The new 'startup law' is part of these public initiatives we mentioned. It is a small step forward, although we still have to see how it will be implemented. I don't think it will respond to all the demands that the sector has been demanding for some time, such as everything related to the 'carry' of managers or limiting the definition of startups to those entrepreneurs who are just starting up. On the other hand, beyond the tax benefits, which are also important, the law should focus on reducing bureaucracy and avoiding delaying deals over time. The new startup law can be a catalyst for investment, but it needs to be aware of the requirements of the sector itself and the regulations of other jurisdictions that have taken advantage of the development of venture capital in order to be truly useful.

Will we see a wave of refinancing and restructuring once the anti-Covid measures are lifted, and how do you foresee this affecting the M&A market?

IA: Undoubtedly, and all players in the sector agree on this. The maturity of ICO loans and the end of the bankruptcy moratorium is leading to an increase in the number of entities in a pre-bankruptcy situation. We fear that this situation will worsen in 2023, increasing the number of refinancings.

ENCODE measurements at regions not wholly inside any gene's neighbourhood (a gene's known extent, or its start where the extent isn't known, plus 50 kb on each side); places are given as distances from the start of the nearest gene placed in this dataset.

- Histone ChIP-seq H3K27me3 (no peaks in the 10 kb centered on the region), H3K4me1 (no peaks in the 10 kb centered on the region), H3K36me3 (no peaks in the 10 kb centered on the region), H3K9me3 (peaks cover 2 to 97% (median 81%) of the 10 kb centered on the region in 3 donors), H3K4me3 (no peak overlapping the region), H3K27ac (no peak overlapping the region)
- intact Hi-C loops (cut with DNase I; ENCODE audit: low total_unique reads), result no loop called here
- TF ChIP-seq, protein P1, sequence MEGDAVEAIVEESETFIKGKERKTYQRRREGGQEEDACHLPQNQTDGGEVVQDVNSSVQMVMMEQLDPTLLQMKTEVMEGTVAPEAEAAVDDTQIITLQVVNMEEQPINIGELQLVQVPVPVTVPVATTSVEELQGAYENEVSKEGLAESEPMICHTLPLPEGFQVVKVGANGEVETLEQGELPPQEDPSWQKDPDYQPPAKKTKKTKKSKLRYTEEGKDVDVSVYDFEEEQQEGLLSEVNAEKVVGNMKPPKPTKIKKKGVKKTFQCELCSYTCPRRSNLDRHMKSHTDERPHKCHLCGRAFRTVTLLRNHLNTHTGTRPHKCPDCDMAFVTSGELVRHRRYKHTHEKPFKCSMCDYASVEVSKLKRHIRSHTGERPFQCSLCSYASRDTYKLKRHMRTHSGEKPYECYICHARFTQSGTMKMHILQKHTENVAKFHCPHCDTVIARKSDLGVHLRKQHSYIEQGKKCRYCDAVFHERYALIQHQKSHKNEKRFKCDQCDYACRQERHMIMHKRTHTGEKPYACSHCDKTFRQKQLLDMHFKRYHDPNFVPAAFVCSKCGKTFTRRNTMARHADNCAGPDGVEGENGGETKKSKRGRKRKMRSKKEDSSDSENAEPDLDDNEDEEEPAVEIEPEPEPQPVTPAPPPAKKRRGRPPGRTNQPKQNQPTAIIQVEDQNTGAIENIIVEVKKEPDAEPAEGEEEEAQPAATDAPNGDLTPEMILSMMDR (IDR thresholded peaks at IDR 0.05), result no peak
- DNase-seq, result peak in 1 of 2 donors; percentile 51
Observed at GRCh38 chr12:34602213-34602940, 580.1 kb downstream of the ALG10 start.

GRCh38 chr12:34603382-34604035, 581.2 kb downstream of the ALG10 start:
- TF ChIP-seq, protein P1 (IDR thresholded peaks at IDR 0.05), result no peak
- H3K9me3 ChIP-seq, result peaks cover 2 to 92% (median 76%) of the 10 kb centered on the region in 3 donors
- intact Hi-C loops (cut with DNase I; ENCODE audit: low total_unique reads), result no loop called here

On the other hand, we believe that M&A transactions will focus on the distress market. The reform of the Insolvency Law has tried to anticipate this scenario. In other words, one of the fundamental points is the development in the regulation of acquisitions of production units, trying to speed up procedures and seeking to ensure that operations are carried out in the pre-insolvency phase, when the production unit is still operational and is not excessively damaged by the company's financial difficulties and, mainly, by the context in which you find yourself when you try to sell a company in the context of a judicial procedure of insolvency proceedings. These regulatory changes will facilitate an increase in refinancing and both restructuring and acquisition transactions. Naturally, funds will take advantage of these opportunities to buy companies that remain competitive and strategic. There continues to be liquidity in the market, so distressed transactions will be the 'perfect storm' for M&A next year.